03 May Author Unknown

In our technological obsession we may be forgetting that circuited interconnectedness and individualism are, at a primary level, inimical notions, warring terms.  Being “on line” and having the subjective experience of depth, of existential coherence, are mutually exclusive situations.  Electricity and inwardness are fundamentally discordant.  Electricity is, implicitly, of the moment – now.  Depth, meaning, and the narrative structuring of subjectivity – these are not now; they flourish only in that order of time Henri Bergson called “duration.”  Duration is deep time, time experienced without the awareness of time passing.  Until quite recently – I would ont want ot put a date to it – most people on teh planet lived mainly in terms of duration: time not artificially broken, but shaped around natural rhythmic cycles; time bound to the integrated functioning of the senses.

We have destroyed that duration. We have created invisible elsewheres that are as immediate as our actual surroundings.  We have fractured the flow of time, layered it into competing simultaneities.  We learn to do five things at once or pay the price.  Immersed in an environment of invisible signals and operations, we find it as unthinkable to walk five miles to visit a friend as it was once unthinkable to speak across that distance through a wire.

My explanation for our blithe indifference to the inward consequences of our becoming “wired” is simple.  I believe that we are – biologically, neuropsychologically – creatures of extraordinary adaptability.  We fit ourselves to situations, be they ones of privation or beneficient surplus.  And in many respects this is to the good.  the species is fit because it knows how to fit.

But there are drawbacks as well.  The late Walker Percy made it his work to explore the implications of our constant adaptation.  Over and over, in his fiction as well as his speculative essays, he asks the same basic questions.  As he writes in the opening of his essay “The Delta Factor”: “Why does man feel so sad in the twentieth century?  Why does man feel so bad in the very age when, more than in any other age, he has succeeded in satisfying his needs and making over the world for his own use?”  One of his answers is that the price of adaptation is habit, and that habit – habit of perception as well as behavior – distances the self from the primary things that give meaning and purpose to life.  We accept these gifts of technology, these labor-saving devices, these extensions of the senses, by adapting and adapting again.  Each improvement provides a new level of abstraction to which we accommodate ourselves.  Abstraction is, however, a movement away from the natural given – a step away from our fundamental selves rooted for millenia in an awe before the unknown, a fear and trembling in the face of the outer dark.  We widen the gulf, and if at some level we fear the widening, we respond by investing more of our faith in the systems we have wrought.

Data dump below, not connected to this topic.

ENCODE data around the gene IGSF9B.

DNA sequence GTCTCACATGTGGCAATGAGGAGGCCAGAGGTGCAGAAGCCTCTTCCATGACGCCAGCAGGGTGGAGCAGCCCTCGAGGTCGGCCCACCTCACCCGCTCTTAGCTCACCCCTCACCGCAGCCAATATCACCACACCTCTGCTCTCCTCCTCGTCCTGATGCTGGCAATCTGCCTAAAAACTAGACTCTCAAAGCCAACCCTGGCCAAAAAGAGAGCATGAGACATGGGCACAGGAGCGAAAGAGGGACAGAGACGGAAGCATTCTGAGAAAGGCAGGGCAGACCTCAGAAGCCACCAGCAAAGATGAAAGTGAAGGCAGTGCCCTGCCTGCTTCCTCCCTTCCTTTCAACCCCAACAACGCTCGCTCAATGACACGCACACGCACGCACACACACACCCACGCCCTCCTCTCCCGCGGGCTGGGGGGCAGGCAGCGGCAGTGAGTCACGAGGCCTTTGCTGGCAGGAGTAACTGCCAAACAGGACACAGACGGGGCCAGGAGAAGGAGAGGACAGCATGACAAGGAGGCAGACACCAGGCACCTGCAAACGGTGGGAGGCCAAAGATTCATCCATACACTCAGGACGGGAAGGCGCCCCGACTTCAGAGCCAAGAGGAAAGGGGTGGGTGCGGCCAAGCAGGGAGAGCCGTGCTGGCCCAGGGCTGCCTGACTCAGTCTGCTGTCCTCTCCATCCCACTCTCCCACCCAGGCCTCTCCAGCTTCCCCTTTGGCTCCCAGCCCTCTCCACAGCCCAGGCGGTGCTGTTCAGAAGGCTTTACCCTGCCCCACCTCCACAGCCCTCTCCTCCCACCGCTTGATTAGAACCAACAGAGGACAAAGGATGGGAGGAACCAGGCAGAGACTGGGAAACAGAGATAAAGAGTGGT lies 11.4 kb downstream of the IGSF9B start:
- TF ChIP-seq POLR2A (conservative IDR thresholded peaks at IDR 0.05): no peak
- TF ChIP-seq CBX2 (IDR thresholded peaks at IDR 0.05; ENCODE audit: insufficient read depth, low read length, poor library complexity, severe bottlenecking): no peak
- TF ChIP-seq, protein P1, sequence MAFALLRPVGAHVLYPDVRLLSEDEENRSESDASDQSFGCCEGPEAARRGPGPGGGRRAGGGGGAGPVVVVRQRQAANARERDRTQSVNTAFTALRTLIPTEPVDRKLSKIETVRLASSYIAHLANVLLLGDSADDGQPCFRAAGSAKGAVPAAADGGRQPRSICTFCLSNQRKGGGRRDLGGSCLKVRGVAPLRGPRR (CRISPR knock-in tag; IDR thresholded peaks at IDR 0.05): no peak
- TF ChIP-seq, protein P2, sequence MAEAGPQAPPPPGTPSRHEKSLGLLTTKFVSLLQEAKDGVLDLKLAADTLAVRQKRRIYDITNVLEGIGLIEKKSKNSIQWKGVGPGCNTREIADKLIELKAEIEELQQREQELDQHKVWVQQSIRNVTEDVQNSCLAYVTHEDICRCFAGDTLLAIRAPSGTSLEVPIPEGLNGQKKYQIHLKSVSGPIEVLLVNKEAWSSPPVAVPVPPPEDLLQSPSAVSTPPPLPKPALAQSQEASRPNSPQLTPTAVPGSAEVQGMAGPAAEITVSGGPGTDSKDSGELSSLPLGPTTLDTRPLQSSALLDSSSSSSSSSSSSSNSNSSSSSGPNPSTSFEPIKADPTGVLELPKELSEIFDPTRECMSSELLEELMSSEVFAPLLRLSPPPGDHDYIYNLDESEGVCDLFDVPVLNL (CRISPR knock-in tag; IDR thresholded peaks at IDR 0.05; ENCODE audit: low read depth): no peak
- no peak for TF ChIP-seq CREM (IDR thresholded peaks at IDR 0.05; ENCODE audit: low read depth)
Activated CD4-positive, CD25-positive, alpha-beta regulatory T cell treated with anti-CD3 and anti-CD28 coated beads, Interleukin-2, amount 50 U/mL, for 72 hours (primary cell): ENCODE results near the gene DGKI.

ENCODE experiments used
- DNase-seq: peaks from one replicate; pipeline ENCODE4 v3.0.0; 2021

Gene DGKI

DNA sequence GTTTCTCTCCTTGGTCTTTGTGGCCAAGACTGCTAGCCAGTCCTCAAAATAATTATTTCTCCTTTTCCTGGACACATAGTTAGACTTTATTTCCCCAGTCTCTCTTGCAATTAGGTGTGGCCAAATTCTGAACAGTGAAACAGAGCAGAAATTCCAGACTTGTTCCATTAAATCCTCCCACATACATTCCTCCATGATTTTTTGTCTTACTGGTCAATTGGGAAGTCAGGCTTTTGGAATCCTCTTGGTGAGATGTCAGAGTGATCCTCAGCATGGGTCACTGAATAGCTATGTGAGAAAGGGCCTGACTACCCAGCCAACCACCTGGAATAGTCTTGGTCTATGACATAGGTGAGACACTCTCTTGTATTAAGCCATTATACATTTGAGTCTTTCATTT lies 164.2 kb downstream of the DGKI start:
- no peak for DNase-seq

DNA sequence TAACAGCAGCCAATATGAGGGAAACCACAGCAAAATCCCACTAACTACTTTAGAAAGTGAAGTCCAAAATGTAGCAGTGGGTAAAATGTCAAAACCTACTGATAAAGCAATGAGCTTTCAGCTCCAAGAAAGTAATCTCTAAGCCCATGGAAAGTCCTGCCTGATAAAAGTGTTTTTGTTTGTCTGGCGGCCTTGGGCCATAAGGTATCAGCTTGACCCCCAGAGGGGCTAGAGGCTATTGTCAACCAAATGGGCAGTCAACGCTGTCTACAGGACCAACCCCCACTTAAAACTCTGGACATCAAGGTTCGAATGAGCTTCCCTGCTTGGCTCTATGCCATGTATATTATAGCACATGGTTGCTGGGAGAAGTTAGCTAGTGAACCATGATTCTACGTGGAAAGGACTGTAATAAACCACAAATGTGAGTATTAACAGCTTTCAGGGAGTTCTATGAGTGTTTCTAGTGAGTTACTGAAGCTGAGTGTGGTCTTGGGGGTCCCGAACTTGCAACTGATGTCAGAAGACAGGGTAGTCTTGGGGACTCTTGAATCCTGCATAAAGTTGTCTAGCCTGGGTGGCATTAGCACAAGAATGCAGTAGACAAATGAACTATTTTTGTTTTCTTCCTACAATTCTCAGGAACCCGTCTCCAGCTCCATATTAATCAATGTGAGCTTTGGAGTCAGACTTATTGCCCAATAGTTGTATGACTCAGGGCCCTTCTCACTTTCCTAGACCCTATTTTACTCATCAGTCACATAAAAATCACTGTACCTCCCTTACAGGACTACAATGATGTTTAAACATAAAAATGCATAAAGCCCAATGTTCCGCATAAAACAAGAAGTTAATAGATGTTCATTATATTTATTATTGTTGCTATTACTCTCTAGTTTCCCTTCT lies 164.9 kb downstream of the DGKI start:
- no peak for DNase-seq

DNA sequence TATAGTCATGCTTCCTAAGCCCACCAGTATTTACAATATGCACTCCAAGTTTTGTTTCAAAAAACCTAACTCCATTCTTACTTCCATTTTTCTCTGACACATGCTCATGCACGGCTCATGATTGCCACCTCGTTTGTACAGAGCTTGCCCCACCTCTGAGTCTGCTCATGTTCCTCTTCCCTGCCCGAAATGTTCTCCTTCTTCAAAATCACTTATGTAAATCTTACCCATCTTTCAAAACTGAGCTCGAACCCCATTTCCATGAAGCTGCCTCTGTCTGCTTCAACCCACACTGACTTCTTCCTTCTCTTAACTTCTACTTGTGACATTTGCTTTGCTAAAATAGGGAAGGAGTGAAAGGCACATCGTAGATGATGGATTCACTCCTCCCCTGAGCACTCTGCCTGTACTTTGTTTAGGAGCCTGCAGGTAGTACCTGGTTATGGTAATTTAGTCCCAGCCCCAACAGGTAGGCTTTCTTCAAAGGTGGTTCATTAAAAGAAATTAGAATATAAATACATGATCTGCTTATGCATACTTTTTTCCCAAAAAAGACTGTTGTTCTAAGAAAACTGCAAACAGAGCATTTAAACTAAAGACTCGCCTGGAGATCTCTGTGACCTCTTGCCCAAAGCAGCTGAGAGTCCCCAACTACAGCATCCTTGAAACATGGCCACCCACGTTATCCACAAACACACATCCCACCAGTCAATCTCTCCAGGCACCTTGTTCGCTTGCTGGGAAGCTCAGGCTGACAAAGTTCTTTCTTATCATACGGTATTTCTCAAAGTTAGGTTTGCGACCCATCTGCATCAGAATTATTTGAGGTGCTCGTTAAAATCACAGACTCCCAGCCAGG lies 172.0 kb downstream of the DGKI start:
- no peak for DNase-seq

We sacrifice the potential life of the solitary self by enlisting ourselves in the collective.  For this is finally – even more than the saving of labor – what these systems are all about.  They are not only extensions of the senses; they are extensions of the senses that put us in touch with the extended senses of others.  The ultimate point of the ever-expanding electronic web is to bridge once and for all the individual solitude that has hitherto set the terms of existence.  Each appliance is a strand, another addition to the virtual place wherein we will all find ourselves together.  Telephone, fax, computer networks, E-mail, interactive television – these are the components of which the hive is being built.  The end of it all, the telos, is a kind of amniotic environment of impulses, a condition of connectedness.  And in time – I don’t know how long it will take – it will feel as strange (and exhiliarating.) for a person to stand momentarily free of it as it feels now for a city dweller to look up at night and see a sky full of stars.